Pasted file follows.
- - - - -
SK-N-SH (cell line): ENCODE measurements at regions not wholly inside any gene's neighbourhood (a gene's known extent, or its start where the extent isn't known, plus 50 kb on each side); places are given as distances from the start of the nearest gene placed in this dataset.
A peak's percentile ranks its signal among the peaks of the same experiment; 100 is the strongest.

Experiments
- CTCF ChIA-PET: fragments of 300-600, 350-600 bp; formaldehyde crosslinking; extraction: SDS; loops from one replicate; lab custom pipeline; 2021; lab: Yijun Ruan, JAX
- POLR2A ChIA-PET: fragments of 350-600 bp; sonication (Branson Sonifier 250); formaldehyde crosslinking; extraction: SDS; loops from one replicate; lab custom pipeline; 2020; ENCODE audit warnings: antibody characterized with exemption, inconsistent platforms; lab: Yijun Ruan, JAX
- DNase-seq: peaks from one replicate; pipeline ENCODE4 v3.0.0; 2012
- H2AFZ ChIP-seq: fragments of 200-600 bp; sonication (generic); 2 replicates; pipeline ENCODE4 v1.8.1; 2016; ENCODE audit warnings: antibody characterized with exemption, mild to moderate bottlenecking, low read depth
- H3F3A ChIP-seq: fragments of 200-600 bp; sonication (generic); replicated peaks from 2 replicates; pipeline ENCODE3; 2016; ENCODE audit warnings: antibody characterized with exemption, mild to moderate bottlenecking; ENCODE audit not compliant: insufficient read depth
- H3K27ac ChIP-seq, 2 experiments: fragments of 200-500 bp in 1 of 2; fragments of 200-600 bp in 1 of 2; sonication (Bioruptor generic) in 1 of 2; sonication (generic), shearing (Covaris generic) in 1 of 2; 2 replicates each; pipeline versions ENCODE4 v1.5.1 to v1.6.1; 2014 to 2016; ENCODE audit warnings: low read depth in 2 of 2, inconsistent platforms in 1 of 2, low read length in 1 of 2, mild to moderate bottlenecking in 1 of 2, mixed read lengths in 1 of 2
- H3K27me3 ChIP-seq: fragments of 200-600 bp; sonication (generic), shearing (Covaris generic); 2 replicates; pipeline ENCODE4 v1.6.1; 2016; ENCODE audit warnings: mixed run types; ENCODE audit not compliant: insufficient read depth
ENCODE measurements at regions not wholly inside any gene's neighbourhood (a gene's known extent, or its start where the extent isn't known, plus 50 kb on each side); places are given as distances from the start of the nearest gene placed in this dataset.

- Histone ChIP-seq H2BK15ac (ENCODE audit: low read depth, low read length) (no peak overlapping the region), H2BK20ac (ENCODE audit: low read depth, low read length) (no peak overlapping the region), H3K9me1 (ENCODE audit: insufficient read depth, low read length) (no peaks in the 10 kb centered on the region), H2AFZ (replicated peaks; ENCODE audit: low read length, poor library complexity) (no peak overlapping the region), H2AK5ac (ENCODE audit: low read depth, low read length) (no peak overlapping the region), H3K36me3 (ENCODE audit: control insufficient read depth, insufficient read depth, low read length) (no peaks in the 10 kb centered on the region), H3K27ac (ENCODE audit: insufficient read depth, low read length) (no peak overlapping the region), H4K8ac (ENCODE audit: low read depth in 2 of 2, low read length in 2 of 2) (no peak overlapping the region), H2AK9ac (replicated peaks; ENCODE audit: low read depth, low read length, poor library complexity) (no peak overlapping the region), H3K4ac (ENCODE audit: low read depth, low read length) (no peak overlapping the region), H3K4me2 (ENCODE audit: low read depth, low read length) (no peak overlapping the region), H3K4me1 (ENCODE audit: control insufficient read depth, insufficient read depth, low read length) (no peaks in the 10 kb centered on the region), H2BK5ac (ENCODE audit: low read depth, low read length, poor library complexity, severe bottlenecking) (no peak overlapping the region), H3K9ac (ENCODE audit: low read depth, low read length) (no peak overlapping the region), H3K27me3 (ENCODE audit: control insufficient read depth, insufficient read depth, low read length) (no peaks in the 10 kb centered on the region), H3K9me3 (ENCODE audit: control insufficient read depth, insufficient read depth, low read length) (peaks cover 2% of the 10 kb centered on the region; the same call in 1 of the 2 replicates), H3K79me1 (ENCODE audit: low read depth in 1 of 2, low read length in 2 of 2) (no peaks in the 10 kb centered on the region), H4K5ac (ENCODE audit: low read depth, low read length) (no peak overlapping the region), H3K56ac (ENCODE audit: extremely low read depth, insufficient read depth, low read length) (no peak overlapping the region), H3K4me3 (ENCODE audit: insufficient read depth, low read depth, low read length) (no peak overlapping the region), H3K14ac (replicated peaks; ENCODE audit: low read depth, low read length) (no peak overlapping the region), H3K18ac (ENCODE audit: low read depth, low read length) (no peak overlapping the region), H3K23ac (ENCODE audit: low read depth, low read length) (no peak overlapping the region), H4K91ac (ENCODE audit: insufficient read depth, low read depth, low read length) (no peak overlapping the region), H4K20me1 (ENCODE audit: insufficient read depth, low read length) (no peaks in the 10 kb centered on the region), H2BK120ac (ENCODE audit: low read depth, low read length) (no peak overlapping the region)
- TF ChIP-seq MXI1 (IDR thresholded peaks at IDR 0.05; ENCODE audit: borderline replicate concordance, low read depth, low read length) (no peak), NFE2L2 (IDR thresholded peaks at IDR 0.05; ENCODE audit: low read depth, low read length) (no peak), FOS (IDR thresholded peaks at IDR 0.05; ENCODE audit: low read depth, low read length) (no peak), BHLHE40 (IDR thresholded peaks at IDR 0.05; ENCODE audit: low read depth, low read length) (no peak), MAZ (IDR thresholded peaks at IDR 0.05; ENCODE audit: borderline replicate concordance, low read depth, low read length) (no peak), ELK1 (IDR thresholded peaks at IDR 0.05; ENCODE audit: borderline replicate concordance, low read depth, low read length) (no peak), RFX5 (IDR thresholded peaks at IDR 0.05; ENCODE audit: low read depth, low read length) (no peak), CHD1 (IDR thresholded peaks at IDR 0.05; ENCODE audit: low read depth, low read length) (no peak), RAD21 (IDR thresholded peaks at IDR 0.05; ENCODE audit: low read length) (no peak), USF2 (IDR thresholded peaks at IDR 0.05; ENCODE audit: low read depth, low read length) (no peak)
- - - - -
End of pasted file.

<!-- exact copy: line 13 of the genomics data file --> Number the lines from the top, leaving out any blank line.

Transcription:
- TF ChIP-seq MXI1 (IDR thresholded peaks at IDR 0.05; ENCODE audit: borderline replicate concordance, low read depth, low read length) (no peak), NFE2L2 (IDR thresholded peaks at IDR 0.05; ENCODE audit: low read depth, low read length) (no peak), FOS (IDR thresholded peaks at IDR 0.05; ENCODE audit: low read depth, low read length) (no peak), BHLHE40 (IDR thresholded peaks at IDR 0.05; ENCODE audit: low read depth, low read length) (no peak), MAZ (IDR thresholded peaks at IDR 0.05; ENCODE audit: borderline replicate concordance, low read depth, low read length) (no peak), ELK1 (IDR thresholded peaks at IDR 0.05; ENCODE audit: borderline replicate concordance, low read depth, low read length) (no peak), RFX5 (IDR thresholded peaks at IDR 0.05; ENCODE audit: low read depth, low read length) (no peak), CHD1 (IDR thresholded peaks at IDR 0.05; ENCODE audit: low read depth, low read length) (no peak), RAD21 (IDR thresholded peaks at IDR 0.05; ENCODE audit: low read length) (no peak), USF2 (IDR thresholded peaks at IDR 0.05; ENCODE audit: low read depth, low read length) (no peak)